According to Lera Boroditsky, “For some scholars, the answer to this question is a straight yes. Look at the way these people talk, they might say.” (Boroditsky1) She says, “Certainly, speakers of different languages must attend to and encode strikingly different aspects of the world just so that they can use their languages properly.” (Boroditsky1)
Because people think about different aspects of an event to fulfill the syntax of the languages they are speaking, they must think differently. It is clear that the thought process is directly affected by the language of the speaker. Thus, a Language affects thought of its speakers.
It has been demonstrated in a series of tests that we even see colors through the lens of our mother tongue. There are distinct variations in different languages where languages carve upthe visible light’s spectrum. For instance, in the English language, the colors green and blue are totally separate and distinct colors. In some languages these two colors which we are said to be different are said to be the shades of the same color. Isn’t that weird?
According to Guy Deutscher,
“It turns out that the colors that our language routinelyobliges us to treat as distinct can refine our purely visual sensitivity to color differences in reality, so that our brains are trained to exaggerate the distance between the shades of color if these have different names in our language.” (Deutscher1)
In some languages, there are no left and right, there are just directions like east, west, south and north. So, if we ask a person speaking such language where his/her left leg is, he/she would say that it is on the southwest corner of his/her body. Confusing as it sounds, a language can create many confusions in the mind of a person who is not acquainted with that particular language. Obviously, it would take some time to learn that language, but the person would have to go through the whole process of learning that language to get what people are saying or talking about.
There might be people who do not support the statement that ‘A Language affectsthought while talking.’ It should be made clear to anyone who opposes that language affects thought that a language indeed affects the thought process of its speakers. Those people might say that language has no correlation with the thinking process of its speakers. They might say that we do not need language to think, we can think of anything. My response to this would be that people need language to think. We cannot just think of anything if we do not have words from our language to describe what we are thinking. And what are our thoughts anyway if we cannot describe them? They would simply be meaningless thoughts that we cannot materialize and we would not be able to make others think the same way we are thinking. It would be almost impossible to make other people think the same way we are thinking and make them believe what we are thinking if we do not have common words to describe our thought process. They might raise the question, Are you unable to think things because you don’t have words for them,or do you lack words for them because you don’t think of them? My answer would be that, the language limits us in our thinking because we don’t have any word to describe the thought. Language has once again directly affected the way we think. So what can be done? Should we think of more words to describe our thoughts or can we just not think about them? The questions remain. I suggest such people to learn other languages and broaden their thinking. That way they might be able to borrow words from other languages into their own languages and be able to describe their thoughts. That would solve the problem. They can now think and talk about it because they have words to describe their thought, and nobody can now say that we lack words to describe their thoughts.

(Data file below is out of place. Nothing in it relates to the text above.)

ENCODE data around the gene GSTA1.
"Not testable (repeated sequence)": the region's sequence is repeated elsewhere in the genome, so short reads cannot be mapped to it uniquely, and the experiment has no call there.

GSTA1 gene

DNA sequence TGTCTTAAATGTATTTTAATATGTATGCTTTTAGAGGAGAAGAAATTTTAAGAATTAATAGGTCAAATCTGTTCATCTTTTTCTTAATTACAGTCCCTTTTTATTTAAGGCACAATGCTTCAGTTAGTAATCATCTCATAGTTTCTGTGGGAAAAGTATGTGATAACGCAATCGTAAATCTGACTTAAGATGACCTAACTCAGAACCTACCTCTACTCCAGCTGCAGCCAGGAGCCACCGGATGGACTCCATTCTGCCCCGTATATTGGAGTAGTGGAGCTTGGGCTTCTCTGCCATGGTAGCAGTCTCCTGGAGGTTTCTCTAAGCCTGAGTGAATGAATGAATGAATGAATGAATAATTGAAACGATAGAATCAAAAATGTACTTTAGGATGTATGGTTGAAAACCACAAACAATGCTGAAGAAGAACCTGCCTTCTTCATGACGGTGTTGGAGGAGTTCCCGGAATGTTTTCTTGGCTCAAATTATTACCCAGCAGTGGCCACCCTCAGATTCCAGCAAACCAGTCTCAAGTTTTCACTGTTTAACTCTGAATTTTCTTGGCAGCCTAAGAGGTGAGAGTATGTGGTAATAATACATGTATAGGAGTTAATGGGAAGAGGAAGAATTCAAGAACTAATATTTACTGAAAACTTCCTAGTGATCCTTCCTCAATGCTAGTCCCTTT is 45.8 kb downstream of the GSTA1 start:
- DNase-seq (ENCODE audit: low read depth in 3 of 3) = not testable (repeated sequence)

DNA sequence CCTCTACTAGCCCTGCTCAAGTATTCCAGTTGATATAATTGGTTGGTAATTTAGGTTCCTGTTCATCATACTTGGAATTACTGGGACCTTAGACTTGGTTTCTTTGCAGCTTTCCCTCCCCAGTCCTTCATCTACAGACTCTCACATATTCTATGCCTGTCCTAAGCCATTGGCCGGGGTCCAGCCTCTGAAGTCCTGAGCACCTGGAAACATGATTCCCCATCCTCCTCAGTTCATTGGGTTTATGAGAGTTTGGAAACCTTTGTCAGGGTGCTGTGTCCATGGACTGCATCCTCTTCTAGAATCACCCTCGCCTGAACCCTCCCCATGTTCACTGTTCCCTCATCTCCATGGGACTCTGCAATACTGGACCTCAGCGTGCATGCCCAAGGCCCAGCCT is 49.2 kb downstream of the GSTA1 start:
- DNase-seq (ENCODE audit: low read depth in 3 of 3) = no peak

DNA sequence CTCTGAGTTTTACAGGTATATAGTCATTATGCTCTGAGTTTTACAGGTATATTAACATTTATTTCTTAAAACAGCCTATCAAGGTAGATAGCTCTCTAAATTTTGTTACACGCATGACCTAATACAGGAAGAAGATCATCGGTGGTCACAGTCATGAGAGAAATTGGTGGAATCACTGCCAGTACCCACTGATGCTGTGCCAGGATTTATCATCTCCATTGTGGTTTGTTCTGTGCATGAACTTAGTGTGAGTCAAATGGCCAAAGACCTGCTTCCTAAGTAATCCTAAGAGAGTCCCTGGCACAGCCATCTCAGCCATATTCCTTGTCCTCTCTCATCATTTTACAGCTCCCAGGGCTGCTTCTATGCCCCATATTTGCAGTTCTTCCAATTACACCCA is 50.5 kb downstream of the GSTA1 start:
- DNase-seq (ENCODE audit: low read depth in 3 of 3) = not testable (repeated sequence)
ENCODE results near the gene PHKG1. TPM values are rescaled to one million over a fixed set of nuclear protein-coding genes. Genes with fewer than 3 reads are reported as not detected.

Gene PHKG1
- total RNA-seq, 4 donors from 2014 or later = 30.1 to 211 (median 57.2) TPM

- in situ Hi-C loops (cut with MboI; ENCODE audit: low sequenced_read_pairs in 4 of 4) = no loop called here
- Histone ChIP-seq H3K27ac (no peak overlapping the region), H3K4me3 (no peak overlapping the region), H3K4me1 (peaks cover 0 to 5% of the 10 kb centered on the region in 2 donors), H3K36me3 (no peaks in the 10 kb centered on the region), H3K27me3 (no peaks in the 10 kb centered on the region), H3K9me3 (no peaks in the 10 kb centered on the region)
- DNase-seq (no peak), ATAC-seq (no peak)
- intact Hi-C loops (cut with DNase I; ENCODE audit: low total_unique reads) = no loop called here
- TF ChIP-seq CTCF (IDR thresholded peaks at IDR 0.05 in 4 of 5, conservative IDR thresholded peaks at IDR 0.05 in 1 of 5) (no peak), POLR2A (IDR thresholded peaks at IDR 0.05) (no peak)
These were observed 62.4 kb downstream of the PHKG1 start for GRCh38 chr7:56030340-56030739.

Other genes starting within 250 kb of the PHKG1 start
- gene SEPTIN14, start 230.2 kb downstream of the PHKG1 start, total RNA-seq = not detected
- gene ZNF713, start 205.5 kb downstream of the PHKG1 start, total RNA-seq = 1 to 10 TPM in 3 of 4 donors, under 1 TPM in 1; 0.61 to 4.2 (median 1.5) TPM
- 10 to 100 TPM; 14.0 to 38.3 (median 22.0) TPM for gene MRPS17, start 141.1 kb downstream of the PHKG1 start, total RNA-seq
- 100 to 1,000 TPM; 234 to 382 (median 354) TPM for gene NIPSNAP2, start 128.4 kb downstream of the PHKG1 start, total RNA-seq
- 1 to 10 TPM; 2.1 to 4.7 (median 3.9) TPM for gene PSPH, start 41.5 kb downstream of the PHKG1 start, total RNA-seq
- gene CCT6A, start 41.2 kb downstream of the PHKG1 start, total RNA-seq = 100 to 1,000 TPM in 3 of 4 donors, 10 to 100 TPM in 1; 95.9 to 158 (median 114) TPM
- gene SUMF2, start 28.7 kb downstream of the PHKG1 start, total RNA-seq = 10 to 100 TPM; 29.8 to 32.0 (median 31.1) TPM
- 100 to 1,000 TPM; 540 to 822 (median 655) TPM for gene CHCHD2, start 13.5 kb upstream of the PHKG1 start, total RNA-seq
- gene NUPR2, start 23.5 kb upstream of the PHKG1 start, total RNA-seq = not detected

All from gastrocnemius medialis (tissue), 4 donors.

Thus, we know that language affects the thought process of human beings, a society and people from a geographical location or the whole country while they speak or talk. Language penetrates social life. Components of social life constitute an intrinsic part of the way language is used. Language is a part of the mental architecture used to represent cultural experiences that are remnants of earlier cognitive evolution.
According to Boas,
“Structural features of a language that constrain what speakers can say will reflect cultural ideas otherwiseinaccessible to researchers.”(Todd, Fiske and Lindzey1)
Speakers of different languages may represent physically similar states of affairs quite differently. They have different thought processes that are directly influenced by the language they speak. A language places many restrictions and permissions on the thought process in the minds of its speakers and directly controls the thinking of talking people in society. A language often puts many restrictions on the thought process in the minds of the speakers of that language. Thus, it is clear that a language affects the thought process of its speakers when they talk. So, is it fair to refute the statement that Language affects thought?
- Gilbert, Daniel Todd., Susan T. Fiske, and Gardner Lindzey. “Language and Social Behavior.”The Handbook of Social Psychology. Vol. 2. Boston: McGraw-Hill, 1998. 41-88. The Handbook of Social Psychology. McGraw-Hill. Web. 26 Feb. 2015.
- Boroditsky, Lera. “HOW DOES OUR LANGUAGE SHAPE THE WAY WE THINK?” HOW DOES OUR LANGUAGE SHAPE THE WAY WE THINK? Edge, 11 June 2009. Web. 25 Feb. 2015.
- Baron, Dennis. “Language and Society.” PBS. PBS, 2015. Web. 26 Feb. 2015.
- Deutscher, Guy. “Does Your Language Shape How You Think?” The New York Times. The New York Times, 28 Aug. 2010. Web. 02 Mar. 2015.